Professor Davis began teaching at Middlebury College in 2001. He offers courses in social ethics and American religious history. In both his teaching and his writing, Professor Davis is interested in the ways religious traditions have contributed to debates over moral issues, political freedom, and civic responsibility in the United States.
An expert in Anglo-American Calvinism, Professor Davis is the author of a monograph on the Puritan firebrand for religious freedom, Roger Williams (The Moral Theology of Roger Williams, WJK Press 2004), as well as editor of On Religious Liberty: Selections from the Works of Roger Williams (Harvard, 2008). This latter book represents the first collection of Williams's writings to be generally accessible in nearly fifty years.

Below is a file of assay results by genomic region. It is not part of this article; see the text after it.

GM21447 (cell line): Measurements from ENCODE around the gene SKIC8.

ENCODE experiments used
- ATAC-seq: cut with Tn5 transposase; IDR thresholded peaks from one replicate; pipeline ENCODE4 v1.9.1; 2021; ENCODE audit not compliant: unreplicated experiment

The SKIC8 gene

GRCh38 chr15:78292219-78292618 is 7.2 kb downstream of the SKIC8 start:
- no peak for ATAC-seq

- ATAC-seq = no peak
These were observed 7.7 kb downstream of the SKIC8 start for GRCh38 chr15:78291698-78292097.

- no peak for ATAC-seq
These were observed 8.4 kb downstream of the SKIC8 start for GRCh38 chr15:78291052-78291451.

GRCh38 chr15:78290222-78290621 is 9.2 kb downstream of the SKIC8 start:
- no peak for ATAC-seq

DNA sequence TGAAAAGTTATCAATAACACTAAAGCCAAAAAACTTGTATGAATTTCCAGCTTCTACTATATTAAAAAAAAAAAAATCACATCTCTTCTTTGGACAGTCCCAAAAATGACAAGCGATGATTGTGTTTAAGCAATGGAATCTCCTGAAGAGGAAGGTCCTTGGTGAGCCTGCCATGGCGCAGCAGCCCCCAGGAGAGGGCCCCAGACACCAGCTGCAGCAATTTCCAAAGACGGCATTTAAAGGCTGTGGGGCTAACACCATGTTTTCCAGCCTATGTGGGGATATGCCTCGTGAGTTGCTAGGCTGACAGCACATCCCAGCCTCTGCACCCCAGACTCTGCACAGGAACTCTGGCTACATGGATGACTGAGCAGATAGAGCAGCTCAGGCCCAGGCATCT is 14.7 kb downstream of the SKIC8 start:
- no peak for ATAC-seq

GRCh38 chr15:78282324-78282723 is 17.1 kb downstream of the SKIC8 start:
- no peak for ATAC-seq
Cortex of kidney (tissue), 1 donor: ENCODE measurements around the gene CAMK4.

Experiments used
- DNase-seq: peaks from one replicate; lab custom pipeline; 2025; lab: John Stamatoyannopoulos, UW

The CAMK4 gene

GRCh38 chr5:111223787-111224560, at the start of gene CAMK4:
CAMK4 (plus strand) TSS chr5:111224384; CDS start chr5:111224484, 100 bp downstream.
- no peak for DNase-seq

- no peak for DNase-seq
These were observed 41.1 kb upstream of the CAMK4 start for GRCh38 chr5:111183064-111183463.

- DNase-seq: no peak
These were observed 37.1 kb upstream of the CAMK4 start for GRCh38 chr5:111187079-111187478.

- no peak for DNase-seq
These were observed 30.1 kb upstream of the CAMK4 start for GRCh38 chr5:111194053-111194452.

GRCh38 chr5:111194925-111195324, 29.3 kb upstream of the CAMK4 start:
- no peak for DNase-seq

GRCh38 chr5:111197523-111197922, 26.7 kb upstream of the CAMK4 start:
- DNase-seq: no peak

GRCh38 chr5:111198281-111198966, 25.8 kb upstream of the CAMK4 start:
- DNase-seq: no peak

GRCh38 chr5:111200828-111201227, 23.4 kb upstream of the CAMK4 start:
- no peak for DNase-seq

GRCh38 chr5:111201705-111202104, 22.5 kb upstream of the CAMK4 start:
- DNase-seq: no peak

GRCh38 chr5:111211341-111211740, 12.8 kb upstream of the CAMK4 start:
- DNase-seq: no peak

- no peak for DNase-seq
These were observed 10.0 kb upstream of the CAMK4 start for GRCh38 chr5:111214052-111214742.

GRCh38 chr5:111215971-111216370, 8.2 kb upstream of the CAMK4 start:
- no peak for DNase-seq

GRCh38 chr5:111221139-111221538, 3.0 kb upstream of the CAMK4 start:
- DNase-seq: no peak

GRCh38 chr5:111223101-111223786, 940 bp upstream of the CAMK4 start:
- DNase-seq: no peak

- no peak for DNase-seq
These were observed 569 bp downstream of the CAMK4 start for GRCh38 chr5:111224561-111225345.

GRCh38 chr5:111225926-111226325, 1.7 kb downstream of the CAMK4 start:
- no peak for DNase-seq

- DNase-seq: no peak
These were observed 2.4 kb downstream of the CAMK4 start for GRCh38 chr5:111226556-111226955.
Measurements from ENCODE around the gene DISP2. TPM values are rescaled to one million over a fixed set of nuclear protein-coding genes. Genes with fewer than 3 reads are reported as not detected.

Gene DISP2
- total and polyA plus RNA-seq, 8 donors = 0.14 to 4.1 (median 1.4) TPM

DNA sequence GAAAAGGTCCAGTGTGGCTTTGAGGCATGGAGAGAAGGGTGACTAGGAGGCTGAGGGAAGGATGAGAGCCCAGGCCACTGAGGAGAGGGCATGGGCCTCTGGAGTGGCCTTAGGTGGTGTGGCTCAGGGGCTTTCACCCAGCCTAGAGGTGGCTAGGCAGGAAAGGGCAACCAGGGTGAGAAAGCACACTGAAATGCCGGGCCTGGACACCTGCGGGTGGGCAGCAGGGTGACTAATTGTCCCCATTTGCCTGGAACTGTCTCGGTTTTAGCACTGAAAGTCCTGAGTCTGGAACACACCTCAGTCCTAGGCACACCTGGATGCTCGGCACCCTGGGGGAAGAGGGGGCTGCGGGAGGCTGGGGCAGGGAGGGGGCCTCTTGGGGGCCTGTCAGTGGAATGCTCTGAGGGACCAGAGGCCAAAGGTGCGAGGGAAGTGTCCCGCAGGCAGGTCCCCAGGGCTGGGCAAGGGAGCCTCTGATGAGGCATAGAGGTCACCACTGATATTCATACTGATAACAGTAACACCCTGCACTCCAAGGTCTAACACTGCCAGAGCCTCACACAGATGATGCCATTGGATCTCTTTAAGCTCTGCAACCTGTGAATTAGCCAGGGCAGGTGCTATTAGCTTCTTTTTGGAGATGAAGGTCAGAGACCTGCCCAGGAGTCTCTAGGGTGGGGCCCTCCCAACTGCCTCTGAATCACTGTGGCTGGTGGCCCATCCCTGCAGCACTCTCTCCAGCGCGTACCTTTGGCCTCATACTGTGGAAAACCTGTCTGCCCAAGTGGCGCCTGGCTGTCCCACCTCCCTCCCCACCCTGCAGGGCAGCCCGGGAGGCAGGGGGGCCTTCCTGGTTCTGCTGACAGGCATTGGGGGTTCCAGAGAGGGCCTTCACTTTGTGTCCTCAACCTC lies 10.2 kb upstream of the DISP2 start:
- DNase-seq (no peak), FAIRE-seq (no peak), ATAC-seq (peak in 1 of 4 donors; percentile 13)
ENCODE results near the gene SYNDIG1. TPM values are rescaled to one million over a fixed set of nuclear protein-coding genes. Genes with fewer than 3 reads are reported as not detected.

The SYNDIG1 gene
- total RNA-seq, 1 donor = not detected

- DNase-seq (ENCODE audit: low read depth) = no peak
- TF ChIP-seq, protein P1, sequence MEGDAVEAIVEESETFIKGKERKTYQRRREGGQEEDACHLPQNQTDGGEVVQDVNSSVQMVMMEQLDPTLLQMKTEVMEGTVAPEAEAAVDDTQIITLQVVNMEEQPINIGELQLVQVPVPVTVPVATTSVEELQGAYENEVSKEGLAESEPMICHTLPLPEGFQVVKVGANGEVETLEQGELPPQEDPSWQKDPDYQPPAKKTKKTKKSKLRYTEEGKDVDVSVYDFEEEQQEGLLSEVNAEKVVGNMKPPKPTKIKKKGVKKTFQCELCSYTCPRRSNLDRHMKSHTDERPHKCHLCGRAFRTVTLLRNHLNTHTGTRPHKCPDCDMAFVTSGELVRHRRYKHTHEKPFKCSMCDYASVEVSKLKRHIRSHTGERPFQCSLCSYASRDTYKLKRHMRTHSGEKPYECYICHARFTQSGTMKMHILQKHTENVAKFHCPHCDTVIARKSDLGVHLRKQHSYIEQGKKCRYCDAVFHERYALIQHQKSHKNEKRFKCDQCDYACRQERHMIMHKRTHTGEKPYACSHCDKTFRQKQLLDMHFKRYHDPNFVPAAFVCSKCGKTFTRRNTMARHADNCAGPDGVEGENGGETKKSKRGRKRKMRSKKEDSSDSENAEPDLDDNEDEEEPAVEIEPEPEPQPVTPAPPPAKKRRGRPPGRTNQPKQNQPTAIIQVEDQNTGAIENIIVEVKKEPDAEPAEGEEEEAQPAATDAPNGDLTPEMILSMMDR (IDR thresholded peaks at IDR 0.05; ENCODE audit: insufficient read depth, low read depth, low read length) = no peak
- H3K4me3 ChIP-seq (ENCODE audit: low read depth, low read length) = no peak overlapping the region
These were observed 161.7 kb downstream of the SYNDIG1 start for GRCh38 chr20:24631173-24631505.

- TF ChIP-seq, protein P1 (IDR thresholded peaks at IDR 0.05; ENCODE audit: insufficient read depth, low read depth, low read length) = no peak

More recently Professor Davis has written In Defense of Civility: How Religion Can Unite America on Seven Moral Issues that Divide Us (Westminster John Knox, 2010). In this book, he considers religion's impact on moral and political debates in America's past and argues for the benefit of a robust, respectful, and diverse religious contribution to contemporary public discourse.
Besides teaching in the Religion Department, Professor Davis currently serves as the Academic Director of the Privilege & Poverty Initiative, a new opportunity for Middlebury students to study the causes and consequences of poverty in a deliberate sequence of classroom learning and internship experience.